Blagden has felt a very strong market need for reconditioned drums, as Geens explains. "A lot of users would have made the switch to reconditioned drums if they could! But the lack of drums to recondition is preventing this move on a large scale," he explains. "Nowadays reconditioned drums are not only cheaper, the quality of the reconditioned drums has improved a lot and the whole industry has got a much improved image."
Running on empties
The reconditioning industry is not only looking better by the day in Europe, Australia continues to fly the flag for recycling also. Don Riddle is general manager of Drum Reconditioners (NSW) and also vice-chairman of the Australasian Container Reconditioners Association (ACRA). He believes it is not only increasing prices that are changing customers' minds to reconditioned rather than new steel drums, but also the quality. "Quality, especially with respect to external decorations and finishes, has improved dramatically in recent years with the added benefits of saving resources, reduction of greenhouse gas emissions and various other environmental advantages," he says. Not only do steel drum manufacturers have to face the wave of increased raw material prices and offshore competition, the escalating social conscience of environmentally friendly production may also play a considerable part in the market for 2006.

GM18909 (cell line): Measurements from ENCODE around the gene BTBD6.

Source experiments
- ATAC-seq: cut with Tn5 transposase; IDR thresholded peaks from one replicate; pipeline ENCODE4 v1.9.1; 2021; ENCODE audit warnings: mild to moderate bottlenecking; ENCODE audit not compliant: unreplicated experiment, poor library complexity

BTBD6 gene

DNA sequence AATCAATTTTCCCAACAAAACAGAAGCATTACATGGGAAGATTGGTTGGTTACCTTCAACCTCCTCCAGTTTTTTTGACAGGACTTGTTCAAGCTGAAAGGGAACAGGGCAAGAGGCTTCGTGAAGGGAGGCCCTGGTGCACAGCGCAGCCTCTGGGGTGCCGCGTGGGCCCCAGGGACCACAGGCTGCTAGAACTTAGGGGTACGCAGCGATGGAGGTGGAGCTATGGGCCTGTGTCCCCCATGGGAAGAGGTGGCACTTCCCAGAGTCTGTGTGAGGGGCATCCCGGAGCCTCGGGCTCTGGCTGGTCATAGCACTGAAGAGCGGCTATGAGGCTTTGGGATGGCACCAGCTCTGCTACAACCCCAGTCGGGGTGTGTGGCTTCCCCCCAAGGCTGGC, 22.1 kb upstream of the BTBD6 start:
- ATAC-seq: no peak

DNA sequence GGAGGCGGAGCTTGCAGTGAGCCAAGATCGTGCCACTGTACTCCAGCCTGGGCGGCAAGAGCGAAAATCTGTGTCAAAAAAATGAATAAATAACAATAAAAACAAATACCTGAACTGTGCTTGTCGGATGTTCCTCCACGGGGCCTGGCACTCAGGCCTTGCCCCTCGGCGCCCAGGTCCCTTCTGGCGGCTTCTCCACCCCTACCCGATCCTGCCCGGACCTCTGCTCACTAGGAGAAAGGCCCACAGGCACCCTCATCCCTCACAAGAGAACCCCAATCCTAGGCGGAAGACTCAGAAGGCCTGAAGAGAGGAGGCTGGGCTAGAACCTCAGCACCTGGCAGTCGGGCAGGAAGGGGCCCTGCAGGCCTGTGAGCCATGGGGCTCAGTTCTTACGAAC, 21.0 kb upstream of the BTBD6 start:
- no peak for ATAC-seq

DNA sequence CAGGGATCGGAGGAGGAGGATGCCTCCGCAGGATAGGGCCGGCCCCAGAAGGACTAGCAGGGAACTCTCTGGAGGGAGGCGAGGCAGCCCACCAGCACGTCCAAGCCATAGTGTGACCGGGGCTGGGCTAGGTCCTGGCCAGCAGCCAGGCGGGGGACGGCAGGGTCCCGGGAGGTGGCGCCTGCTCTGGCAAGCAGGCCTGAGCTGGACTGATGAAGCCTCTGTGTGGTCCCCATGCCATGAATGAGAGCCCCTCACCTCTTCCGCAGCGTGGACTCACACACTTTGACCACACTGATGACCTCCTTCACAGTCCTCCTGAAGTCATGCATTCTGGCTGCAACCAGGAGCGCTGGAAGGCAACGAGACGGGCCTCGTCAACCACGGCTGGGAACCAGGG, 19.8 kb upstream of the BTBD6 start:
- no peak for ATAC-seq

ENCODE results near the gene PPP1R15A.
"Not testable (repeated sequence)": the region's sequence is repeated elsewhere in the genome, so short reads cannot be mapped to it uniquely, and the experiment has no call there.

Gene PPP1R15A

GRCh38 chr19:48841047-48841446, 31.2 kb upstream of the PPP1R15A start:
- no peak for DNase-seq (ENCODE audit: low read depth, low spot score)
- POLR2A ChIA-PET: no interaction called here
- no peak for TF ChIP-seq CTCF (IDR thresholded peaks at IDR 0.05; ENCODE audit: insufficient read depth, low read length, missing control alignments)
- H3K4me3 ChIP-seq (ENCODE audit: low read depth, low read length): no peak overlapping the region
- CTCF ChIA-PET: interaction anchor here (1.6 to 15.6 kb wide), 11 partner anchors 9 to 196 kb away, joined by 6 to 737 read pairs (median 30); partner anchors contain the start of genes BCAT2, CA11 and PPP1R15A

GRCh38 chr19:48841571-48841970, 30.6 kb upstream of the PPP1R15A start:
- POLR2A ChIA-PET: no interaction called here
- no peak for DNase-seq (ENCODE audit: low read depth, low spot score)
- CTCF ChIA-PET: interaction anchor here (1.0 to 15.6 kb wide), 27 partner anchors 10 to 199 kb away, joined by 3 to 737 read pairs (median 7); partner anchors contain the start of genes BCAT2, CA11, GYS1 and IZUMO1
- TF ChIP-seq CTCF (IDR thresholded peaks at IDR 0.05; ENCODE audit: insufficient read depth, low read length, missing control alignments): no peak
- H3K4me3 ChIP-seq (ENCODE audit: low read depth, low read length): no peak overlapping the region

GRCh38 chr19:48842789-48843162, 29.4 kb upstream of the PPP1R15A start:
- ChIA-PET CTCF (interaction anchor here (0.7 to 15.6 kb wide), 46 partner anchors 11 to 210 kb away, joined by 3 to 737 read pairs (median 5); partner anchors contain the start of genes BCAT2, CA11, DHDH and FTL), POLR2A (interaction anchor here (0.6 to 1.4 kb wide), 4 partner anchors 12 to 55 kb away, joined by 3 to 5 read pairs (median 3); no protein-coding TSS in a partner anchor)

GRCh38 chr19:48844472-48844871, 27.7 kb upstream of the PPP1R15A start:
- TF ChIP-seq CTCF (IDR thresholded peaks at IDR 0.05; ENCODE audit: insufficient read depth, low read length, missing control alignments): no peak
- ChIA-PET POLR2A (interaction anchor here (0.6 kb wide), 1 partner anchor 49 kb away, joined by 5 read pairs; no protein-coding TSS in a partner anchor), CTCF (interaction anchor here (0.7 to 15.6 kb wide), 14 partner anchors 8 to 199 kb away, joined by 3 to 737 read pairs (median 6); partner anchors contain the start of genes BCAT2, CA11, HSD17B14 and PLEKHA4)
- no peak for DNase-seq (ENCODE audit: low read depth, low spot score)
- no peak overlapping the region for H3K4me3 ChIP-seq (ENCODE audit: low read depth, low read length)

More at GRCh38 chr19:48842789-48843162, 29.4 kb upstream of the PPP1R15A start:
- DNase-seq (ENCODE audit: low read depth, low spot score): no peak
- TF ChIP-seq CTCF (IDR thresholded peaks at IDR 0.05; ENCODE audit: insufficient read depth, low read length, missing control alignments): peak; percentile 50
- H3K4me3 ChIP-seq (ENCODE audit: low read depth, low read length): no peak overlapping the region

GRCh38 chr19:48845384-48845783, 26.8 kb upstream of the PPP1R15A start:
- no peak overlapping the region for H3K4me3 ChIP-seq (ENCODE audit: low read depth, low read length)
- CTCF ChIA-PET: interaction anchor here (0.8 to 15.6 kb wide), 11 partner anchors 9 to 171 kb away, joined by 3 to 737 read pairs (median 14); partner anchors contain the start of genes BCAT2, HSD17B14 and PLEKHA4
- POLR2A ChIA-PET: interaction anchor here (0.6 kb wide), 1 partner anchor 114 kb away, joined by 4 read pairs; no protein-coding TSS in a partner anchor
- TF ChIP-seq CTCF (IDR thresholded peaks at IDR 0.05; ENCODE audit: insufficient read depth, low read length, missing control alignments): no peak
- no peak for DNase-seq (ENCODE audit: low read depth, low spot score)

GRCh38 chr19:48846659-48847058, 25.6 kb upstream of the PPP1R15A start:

"In respect of new drums, customers have a choice of thinner gauge drums which may have long-term performance issues and result in environmental liabilities," explains Riddle. "Customers buying reconditioned drums don't have too many issues other than adequate feedstock if light gauge drums cause a shortage of 'regular' gauge drums," he says. Customers have many choices in 2006; 'environmental liability' as Riddle calls it, may have an impact but it is not expected that big business would consider this factor in the same league as cost and quality issues.